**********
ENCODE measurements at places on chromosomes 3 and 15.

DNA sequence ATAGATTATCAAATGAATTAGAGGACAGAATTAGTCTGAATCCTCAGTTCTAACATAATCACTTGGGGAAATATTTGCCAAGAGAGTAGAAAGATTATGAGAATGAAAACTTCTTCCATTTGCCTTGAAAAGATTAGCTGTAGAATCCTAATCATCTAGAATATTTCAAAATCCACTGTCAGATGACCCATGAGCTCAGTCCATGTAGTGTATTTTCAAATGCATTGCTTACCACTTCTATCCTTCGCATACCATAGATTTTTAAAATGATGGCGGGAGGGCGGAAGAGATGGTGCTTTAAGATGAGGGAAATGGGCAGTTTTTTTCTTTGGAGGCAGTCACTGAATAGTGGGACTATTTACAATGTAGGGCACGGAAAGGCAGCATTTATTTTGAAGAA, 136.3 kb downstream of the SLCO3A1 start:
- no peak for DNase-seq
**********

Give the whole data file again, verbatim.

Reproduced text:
ENCODE measurements at places on chromosomes 3 and 15.

DNA sequence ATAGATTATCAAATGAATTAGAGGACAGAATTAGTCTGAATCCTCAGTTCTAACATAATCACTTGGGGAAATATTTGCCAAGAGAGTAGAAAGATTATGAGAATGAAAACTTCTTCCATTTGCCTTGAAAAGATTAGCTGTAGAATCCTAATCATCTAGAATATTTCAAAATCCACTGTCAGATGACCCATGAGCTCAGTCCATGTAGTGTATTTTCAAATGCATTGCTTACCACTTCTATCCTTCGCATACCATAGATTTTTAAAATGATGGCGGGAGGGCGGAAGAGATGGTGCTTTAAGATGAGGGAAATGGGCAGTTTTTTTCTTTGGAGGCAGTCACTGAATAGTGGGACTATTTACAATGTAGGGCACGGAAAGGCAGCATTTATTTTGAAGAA, 136.3 kb downstream of the SLCO3A1 start:
- no peak for DNase-seq